Negotiations between Greece and Turkey and between Israel and Lebanon are tactical retreats, not the start of peaceful resolutions.

Greek air force jet takes part in a Greek-US military exercise south of the island of Crete, on Monday, Aug. 24, 2020
Greek air force jet takes part in a Greek-US military exercise south of the island of Crete, on Monday, Aug. 24, 2020Credit: Uncredited,AP

David Rosenberg 05.10.2020

It’s hard to say which counts more as a minor miracle in the fraught arena of East Mediterranean energy. Last week, Israel and Lebanon, two countries that are technically at war, agreed to talks over their disputed maritime boundary. The week before that, Turkey and Greece, which seemed at the brink of war despite being NATO allies, agreed to negotiations to resolve their territorial disputes.

Could these developments be to the East Mediterranean what a seemingly innocuous game of ping-pong was to U.S.-Chinese relations a half-century ago – a small start to something enormous?

Who knows what lurks in the minds of Turkish President Recep Tayyip Erdogan or Hezbollah leader Hassan Nasrallah, but it’s probably not “let’s do a deal so that a valuable energy resource can be developed and exploited for everyone’s benefit.”

The East Mediterranean and its natural gas resources are sorely in need of some diplomacy. On the one hand, gas has become the basis of cooperation between Israel, Egypt and Cyprus, via the East Mediterranean Gas Forum. On the other hand, it’s become a source of friction, mainly because Turkey has opted for an aggressive policy of not only claiming vast swathes of the East Mediterranean waters as its exclusive economic zone but dispatching drilling ships, accompanied by warships to back them up.

Until a few weeks ago, the brunt of Turkey’s aggressive actions was aimed at Cyprus. But after Greece and Egypt agreed on a maritime border in August – a riposte to a similar agreement Turkey had made last November with Libya – Erdogan turned his attention to Greece. Turkey deployed the drilling-survey ship Oruc Reis (like all the others being used by Ankara, it’s named after a conquering admiral of the Ottoman Empire, just in case anyone isn’t getting the message)  to the Aegean. Both countries dispatched warships to the area and conducted military exercises. NATO finally intervened – and then, in mid-September, Erdogan agreed to call back the Oruc Reis home, ostensibly for maintenance, and from there the two countries agreed to begin talks. Turkey’s bellicose rhetoric vis-à-vis the talks, however, sounds less like a negotiating tactic than a sign it doesn’t really want to negotiate at all.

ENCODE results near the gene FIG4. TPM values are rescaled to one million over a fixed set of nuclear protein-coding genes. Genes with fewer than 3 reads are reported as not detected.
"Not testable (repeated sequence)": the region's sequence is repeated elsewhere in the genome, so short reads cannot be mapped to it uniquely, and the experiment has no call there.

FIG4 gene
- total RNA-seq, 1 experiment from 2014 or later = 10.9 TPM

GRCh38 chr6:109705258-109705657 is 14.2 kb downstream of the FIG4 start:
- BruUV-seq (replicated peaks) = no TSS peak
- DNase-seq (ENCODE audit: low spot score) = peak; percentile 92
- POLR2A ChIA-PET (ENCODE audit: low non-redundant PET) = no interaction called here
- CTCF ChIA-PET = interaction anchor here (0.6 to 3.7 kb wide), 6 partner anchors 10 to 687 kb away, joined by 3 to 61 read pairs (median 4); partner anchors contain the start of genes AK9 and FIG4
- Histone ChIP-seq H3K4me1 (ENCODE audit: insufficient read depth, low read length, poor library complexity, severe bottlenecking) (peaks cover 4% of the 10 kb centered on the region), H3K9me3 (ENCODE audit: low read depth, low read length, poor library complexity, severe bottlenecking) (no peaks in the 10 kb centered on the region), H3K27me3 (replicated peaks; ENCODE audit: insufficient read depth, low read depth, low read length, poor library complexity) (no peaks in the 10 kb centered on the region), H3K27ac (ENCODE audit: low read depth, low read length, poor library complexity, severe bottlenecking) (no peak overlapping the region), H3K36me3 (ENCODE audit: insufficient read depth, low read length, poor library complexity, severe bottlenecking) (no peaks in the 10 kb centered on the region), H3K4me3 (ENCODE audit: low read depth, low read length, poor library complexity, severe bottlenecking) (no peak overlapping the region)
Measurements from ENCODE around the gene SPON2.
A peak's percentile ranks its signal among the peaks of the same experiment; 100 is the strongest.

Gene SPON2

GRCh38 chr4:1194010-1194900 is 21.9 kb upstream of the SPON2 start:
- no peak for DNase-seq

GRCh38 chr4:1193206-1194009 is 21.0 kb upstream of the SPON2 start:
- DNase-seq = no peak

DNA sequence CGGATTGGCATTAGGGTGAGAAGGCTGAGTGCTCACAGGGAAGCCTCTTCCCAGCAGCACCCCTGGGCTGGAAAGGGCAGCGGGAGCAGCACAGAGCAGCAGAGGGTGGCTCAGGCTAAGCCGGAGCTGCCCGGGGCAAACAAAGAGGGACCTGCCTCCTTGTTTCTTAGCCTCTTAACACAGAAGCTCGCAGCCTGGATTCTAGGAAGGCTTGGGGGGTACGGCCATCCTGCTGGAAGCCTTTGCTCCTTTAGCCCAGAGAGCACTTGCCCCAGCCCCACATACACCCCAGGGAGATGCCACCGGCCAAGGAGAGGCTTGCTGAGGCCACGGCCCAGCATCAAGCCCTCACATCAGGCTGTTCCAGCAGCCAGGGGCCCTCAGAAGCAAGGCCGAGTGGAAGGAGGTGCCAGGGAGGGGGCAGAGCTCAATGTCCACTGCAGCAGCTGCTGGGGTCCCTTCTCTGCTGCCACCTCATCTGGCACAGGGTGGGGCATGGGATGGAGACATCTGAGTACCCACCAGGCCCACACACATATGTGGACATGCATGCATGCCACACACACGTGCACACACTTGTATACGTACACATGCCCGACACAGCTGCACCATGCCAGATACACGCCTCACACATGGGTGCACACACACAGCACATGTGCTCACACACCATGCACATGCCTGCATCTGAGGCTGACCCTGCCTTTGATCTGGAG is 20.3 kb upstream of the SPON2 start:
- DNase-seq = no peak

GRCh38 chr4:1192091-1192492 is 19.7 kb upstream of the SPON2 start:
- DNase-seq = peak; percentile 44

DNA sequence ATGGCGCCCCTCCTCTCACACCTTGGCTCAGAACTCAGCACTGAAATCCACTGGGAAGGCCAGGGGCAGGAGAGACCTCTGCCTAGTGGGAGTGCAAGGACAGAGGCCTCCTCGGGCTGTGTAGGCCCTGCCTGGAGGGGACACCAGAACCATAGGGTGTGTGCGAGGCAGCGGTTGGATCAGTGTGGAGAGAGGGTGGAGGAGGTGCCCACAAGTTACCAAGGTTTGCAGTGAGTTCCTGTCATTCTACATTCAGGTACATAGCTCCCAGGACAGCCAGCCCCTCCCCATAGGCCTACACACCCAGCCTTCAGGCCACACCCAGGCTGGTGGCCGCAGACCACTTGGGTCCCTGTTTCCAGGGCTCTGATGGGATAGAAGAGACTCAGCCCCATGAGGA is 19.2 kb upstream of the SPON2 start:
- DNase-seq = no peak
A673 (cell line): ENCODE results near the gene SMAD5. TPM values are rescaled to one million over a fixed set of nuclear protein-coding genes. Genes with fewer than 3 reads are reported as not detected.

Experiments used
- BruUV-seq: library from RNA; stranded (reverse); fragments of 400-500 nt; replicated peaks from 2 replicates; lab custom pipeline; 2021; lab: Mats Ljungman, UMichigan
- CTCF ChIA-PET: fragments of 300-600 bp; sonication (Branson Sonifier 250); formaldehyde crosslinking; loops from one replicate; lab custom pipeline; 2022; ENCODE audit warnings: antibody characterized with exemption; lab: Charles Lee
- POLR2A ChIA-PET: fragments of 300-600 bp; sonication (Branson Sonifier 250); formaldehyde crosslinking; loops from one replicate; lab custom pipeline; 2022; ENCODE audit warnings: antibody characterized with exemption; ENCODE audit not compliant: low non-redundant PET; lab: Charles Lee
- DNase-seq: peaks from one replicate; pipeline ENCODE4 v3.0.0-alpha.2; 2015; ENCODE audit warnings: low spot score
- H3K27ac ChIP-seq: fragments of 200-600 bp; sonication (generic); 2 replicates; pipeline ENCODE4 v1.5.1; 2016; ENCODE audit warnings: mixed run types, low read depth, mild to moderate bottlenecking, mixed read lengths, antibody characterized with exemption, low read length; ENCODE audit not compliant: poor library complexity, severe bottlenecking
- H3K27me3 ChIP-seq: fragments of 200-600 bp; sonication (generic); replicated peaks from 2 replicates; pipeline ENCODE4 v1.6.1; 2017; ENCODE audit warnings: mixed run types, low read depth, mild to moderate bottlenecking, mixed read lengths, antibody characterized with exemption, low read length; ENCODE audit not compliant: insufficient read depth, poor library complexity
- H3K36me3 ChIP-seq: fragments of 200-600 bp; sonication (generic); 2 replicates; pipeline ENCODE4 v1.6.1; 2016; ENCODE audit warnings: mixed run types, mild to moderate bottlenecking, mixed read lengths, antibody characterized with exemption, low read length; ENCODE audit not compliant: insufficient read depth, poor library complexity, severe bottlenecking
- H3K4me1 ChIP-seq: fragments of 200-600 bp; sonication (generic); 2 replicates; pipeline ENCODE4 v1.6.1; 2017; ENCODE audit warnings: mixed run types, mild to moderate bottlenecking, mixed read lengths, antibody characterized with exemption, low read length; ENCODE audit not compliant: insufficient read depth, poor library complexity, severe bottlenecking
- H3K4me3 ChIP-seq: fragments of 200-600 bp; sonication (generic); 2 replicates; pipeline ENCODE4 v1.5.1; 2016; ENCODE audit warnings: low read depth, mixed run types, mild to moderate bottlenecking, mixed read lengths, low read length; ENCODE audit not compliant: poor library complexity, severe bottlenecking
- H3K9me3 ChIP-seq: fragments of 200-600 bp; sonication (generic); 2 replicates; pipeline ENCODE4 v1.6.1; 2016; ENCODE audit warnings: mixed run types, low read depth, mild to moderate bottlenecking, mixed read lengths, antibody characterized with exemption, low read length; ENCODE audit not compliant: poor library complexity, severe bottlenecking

Turkish seismic research vessel Oruc Reis sails in the Bosphoru

Erdogan’s aggressive policy in the East Mediterranean is unfortunately less about natural gas than about aggressive nationalism and power politics. The exploration Turkey has conducted in areas claimed by Greece and Cyprus as their exclusive economic zones has been accompanied by rhetoric about Turkey’s “Blue Homeland,” the special rights it should have as a major power and reviving Ottoman glory. Israel got a small taste of that last week when Erdogan spoke about Jerusalem as “ours.”

Where Erdogan wants to take Turkey with all this is unclear, but it seems doubtful it is in negotiations characterized by goodwill and a fair and equitable agreement in line with the law of the sea. Friendless and under pressure from Europe and the U.S. to stand down, Erdogan made the tactical decision to agree to talks.

There’s no rush reason to settle claims quickly. No one has actually found any gas in the areas disputed with Greece and natural gas prices are so low that commercial development is a distant prospect. Coming to terms with Greece would undermine Turkey’s claims to Cyprus’ EEZ, which Erdogan would never agree to.

The same logic almost certainly applies to Lebanon’s agreement to talk to Israel. With no permanent government, its economy is in shambles and few friends besides Syria and Iran, both of whom are in similarly dire straits, Lebanon’s back is also against the wall.

In theory, an agreement with Israel settling a disputed 860 square kilometers (330 square miles) of Mediterranean waters would give a boost to Lebanon’s economy and help it pay off its immense debt. Beirut has already awarded drilling rights to France’s Total, Italy’s Eni and Russia’s Novatek to explore two areas, one of which includes the area claimed by Israel.

For Lebanon, gas isn’t such a distant prospect as it is for Turkey, and if it were up to the technocrats who are supposed to be running Lebanon, the two sides might reach an agreement. But as the collapse of the last technocratic government in Lebanon shows, it’s Hezbollah that really runs the country. Economic development – certainly economic development at the cost of anything that smacks of normalization with Israel – isn’t a high priority.

Whether Lebanon is in or out of the East Mediterranean energy hub is a relatively minor matter. Turkey is different. It holds the key to letting all the countries of the area develop their gas, it would open up the big Turkish market to locally produced gas and make a pipeline to deliver it to Europe more economically viable.

But Erdogan doesn’t hold all the cards. Even with Turkey refusing to play a constructive role in the East Mediterranean, Israel and Egypt can continue to move forward, even if Cyprus and Greece cannot.

Indeed, last week the Israeli-Egyptian partnership got an important boost after shareholders of Noble Energy approved Chevron’s acquisition of their company. One of the world’s biggest energy companies, Chevron already has energy interests in Egypt, and now it’s adding Israel’s Tamar and Leviathan gas fields to its holdings. If it thought the East Mediterranean was a lost cause, it wouldn’t be spending billions to be there.